Catfish noodling

Channel catfish are only one of the catfish species noodlers are expected to target. The others, flathead and blue catfish, grow even larger than channel cats. West Virginia’s first-ever noodling season opens Friday and will end on Aug. 31.

A brand-new fishing season makes its debut Friday in West Virginia.

For the first time ever, people in the Mountain State will be allowed to noodle for catfish. Noodling, also known as hand-fishing, grabbling and tickling, has long been legal in the Midwest and Deep South, but has always been illegal in West Virginia.

That changed in May, when members of the state Natural Resources Commission voted to create a noodling season with a fixed opening date of June 15 and a fixed closing date of Aug. 31.

Noodlers catch catfish by feeling around in underwater openings until they touch a catfish. They then grab the fish by the mouth or gills and yank it out. The practice has acquired a cult following among daredevils who enjoy the adrenaline rush of wrestling with fish that can weigh up to 70 pounds.

The Mountain State noodling season coincides with a time of the year when water levels are relatively low and cavities holding catfish are easier to reach. The summertime season also ensures that noodlers, who often wade in neck-deep to reach prime spots, won’t succumb to hypothermia because the water is too cold.

Hand-fishing is restricted to daylight hours only, for two reasons: One, fumbling around in the water at night can be hazardous; and two, law enforcement officers can more readily police the activity.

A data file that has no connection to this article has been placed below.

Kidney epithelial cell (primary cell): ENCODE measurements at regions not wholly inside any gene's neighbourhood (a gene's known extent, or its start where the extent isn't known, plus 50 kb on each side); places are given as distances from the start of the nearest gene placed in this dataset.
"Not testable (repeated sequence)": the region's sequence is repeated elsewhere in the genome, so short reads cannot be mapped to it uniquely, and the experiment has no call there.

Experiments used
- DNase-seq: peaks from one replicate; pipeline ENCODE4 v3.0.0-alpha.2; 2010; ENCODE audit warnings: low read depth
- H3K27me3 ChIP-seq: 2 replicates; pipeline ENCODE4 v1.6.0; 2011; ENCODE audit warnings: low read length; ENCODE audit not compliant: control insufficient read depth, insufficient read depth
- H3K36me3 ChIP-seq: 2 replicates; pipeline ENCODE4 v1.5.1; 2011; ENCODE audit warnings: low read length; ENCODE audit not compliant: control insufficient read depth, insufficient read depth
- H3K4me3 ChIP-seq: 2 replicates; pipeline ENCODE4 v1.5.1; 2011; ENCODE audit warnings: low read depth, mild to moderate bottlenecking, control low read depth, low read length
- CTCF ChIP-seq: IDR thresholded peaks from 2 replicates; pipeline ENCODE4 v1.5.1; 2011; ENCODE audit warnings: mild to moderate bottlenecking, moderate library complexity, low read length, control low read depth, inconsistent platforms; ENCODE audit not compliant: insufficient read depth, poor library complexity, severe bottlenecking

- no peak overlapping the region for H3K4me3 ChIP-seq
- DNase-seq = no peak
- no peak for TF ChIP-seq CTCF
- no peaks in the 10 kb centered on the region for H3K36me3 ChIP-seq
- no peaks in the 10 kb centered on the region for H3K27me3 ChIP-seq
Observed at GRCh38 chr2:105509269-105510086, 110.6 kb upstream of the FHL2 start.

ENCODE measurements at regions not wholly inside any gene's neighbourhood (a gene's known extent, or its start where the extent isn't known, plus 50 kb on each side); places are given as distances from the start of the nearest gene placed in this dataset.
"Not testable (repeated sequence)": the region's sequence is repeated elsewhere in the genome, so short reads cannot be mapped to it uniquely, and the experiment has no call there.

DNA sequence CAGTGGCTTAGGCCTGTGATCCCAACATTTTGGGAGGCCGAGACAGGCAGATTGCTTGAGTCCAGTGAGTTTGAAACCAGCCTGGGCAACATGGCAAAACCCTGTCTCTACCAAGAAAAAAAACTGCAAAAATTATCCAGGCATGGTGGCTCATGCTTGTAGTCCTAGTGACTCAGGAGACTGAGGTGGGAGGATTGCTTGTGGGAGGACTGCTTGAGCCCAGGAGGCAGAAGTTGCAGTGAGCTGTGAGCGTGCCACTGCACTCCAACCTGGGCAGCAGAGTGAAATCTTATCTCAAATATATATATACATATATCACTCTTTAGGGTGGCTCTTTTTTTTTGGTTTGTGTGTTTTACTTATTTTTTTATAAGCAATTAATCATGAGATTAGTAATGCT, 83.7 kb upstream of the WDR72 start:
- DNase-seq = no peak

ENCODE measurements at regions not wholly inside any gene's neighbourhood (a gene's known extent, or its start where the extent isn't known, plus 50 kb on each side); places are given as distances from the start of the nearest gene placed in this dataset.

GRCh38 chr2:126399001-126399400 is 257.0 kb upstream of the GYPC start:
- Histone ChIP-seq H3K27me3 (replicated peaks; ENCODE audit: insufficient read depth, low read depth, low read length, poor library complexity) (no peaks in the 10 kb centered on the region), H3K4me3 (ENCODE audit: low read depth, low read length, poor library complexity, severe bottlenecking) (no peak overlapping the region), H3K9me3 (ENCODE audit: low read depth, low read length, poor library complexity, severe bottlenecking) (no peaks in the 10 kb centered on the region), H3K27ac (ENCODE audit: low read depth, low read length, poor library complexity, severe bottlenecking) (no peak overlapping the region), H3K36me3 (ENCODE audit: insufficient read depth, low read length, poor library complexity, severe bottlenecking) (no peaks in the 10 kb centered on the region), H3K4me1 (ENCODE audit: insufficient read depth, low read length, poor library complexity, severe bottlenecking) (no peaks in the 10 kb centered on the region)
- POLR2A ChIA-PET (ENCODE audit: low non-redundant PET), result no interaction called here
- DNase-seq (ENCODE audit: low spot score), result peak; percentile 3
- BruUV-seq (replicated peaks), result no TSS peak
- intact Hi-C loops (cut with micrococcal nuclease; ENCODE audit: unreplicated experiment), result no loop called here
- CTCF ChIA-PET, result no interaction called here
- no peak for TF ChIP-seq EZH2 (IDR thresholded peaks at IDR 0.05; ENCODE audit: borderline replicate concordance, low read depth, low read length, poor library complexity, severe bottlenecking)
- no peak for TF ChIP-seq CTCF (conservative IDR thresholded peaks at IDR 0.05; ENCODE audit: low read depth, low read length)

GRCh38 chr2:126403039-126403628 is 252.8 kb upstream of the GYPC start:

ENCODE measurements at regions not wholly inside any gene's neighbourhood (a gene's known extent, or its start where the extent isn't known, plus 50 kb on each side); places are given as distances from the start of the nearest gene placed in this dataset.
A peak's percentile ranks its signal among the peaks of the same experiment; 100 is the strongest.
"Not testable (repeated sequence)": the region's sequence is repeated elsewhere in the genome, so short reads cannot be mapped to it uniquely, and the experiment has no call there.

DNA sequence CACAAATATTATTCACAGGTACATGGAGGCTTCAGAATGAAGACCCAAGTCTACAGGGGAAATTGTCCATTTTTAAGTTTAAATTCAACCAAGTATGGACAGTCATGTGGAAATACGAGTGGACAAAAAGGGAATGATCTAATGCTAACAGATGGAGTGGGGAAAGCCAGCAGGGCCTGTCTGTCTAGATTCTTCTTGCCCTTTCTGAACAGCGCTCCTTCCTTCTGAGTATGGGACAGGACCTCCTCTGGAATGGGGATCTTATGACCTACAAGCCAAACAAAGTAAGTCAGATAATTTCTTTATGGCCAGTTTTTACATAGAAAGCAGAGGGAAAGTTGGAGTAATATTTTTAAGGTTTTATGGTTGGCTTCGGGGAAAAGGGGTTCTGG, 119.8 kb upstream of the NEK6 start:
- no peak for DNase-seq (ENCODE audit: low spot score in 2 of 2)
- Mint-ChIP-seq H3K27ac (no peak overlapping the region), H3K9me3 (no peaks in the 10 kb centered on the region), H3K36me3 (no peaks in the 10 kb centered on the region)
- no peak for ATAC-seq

Noodlers can’t use bait or fish attractors to entice catfish out of their holes. They also can’t use gaffs or spears to latch onto or kill their quarry.

Diving underwater to noodle is allowed, but the use of snorkels, SCUBA gear or any other artificial breathing apparatus is not.

When noodling, participants are allowed to feel for fish only in naturally occurring cavities and naturally occurring habitat. Grabbing fish out of artificial cavities or catfish nesting boxes is forbidden. It’s also illegal for participants to create artificial cavities or nest boxes for future use.

Hand-fishing is allowed only on the state’s rivers, U.S. Army Corps of Engineers lakes, Stonecoal Lake, Hawks Nest Lake, Mount Storm Lake and Cheat Lake. Small state-managed impoundments are off-limits because DNR officials are working to increase catfish populations there.

The daily creel limit for noodling is four fish, which also counts as part of a hook-and-line angler’s daily limit. The limit of four is an aggregate total that can include any or all of the state’s three major catfish species — channel cats, flathead cats and blue cats.

Only two fish in any daily limit of four can be blue cats, and only one fish may measure more than 35 inches in length. If the body of water being fished has more restrictive limits, those will be in effect.

Reach John McCoy at, 304-348-1231, or follow @GazMailOutdoors on Twitter.

Outdoors Reporter